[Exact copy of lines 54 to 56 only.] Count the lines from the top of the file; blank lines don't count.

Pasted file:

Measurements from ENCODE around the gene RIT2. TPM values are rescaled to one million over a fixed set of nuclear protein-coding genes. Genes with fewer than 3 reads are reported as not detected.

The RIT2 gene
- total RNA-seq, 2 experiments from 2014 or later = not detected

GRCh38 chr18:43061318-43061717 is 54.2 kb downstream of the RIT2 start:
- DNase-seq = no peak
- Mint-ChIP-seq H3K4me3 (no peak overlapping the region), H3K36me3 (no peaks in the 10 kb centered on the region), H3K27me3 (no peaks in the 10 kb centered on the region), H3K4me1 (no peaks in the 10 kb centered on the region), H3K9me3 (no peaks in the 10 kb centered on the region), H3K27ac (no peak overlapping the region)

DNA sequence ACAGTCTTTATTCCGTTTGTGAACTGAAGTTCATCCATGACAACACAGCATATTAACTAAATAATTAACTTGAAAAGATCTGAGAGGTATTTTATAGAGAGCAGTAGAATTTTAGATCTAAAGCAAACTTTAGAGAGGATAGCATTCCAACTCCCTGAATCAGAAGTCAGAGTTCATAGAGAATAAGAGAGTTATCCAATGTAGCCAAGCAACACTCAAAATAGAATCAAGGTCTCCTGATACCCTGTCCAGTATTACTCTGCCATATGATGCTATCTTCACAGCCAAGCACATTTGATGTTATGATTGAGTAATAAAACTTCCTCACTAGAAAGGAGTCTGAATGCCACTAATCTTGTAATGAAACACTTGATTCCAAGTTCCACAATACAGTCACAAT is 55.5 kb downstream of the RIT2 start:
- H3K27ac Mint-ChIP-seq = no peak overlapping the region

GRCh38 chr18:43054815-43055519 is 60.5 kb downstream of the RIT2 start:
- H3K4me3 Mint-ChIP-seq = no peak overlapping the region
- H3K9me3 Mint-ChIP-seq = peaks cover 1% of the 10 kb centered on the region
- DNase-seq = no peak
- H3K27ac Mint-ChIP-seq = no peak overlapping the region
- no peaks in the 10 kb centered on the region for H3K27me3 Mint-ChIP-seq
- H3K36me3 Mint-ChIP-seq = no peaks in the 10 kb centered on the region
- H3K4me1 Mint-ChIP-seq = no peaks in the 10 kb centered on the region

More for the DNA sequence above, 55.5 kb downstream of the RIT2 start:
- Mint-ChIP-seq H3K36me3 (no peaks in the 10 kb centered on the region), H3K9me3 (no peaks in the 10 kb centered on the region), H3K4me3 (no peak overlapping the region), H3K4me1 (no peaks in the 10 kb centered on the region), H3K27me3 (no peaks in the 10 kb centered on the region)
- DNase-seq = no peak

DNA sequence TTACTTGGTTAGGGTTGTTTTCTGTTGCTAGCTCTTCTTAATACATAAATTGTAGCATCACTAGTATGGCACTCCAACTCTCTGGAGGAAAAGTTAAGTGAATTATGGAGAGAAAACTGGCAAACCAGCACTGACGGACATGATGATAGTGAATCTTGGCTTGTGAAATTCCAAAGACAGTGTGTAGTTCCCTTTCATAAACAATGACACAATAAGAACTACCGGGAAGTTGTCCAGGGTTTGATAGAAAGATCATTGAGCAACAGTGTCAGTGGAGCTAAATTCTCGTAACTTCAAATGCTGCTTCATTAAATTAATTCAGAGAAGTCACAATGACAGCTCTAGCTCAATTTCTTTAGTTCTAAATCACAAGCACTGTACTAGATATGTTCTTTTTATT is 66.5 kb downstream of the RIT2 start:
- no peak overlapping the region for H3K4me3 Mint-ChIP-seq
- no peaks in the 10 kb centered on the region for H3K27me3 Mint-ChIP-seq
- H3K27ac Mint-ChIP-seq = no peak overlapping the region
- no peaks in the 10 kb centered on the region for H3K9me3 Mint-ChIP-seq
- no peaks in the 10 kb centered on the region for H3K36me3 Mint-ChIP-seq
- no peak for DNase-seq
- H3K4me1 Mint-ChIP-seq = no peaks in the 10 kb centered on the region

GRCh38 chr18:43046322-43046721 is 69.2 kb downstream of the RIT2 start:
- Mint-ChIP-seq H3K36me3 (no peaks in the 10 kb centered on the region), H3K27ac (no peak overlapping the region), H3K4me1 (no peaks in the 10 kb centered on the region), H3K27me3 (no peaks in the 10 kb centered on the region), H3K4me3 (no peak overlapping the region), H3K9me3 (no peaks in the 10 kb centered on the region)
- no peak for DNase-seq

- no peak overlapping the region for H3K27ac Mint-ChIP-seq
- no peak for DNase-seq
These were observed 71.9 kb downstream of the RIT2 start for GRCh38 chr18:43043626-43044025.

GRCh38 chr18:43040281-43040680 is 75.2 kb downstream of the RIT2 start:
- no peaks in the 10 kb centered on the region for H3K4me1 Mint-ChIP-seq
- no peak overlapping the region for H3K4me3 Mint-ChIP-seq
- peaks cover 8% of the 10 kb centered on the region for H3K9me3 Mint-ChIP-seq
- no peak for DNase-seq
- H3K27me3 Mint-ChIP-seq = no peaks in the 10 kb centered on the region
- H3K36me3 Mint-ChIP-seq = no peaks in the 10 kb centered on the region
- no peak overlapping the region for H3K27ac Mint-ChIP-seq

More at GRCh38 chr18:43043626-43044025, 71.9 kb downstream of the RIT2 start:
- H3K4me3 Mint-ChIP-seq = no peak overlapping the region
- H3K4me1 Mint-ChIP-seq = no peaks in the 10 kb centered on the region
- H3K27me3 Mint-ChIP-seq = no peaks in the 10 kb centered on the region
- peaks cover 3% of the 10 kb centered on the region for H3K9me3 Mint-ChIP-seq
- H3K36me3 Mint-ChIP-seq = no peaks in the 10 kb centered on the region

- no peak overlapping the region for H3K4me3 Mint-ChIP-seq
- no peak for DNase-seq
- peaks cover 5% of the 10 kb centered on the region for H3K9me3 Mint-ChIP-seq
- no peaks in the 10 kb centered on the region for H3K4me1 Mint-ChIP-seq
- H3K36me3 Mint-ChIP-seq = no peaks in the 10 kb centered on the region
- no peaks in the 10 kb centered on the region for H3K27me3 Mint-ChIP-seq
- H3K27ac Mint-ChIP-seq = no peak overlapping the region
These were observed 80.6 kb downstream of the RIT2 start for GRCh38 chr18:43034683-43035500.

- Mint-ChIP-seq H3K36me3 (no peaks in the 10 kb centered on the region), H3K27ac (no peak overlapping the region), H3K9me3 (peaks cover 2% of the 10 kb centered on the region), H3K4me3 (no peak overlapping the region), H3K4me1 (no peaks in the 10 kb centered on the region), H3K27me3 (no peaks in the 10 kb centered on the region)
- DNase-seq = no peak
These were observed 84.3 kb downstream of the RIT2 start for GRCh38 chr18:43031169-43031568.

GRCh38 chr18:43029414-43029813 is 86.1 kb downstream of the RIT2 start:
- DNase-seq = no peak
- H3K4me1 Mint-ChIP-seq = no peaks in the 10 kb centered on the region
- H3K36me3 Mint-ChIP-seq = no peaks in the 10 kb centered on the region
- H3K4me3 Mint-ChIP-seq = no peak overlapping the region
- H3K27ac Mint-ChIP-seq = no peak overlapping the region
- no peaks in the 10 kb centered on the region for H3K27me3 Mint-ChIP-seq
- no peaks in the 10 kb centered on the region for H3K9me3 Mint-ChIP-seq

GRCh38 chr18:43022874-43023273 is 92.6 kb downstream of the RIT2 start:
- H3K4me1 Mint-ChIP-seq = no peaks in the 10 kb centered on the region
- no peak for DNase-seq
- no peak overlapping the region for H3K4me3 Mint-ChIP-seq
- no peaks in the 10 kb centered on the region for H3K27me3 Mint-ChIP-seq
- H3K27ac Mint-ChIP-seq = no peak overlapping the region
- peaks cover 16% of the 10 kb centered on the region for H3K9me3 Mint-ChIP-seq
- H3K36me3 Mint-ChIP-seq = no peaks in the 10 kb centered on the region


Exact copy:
- H3K27ac Mint-ChIP-seq = no peak overlapping the region
These were observed 80.6 kb downstream of the RIT2 start for GRCh38 chr18:43034683-43035500.

- Mint-ChIP-seq H3K36me3 (no peaks in the 10 kb centered on the region), H3K27ac (no peak overlapping the region), H3K9me3 (peaks cover 2% of the 10 kb centered on the region), H3K4me3 (no peak overlapping the region), H3K4me1 (no peaks in the 10 kb centered on the region), H3K27me3 (no peaks in the 10 kb centered on the region)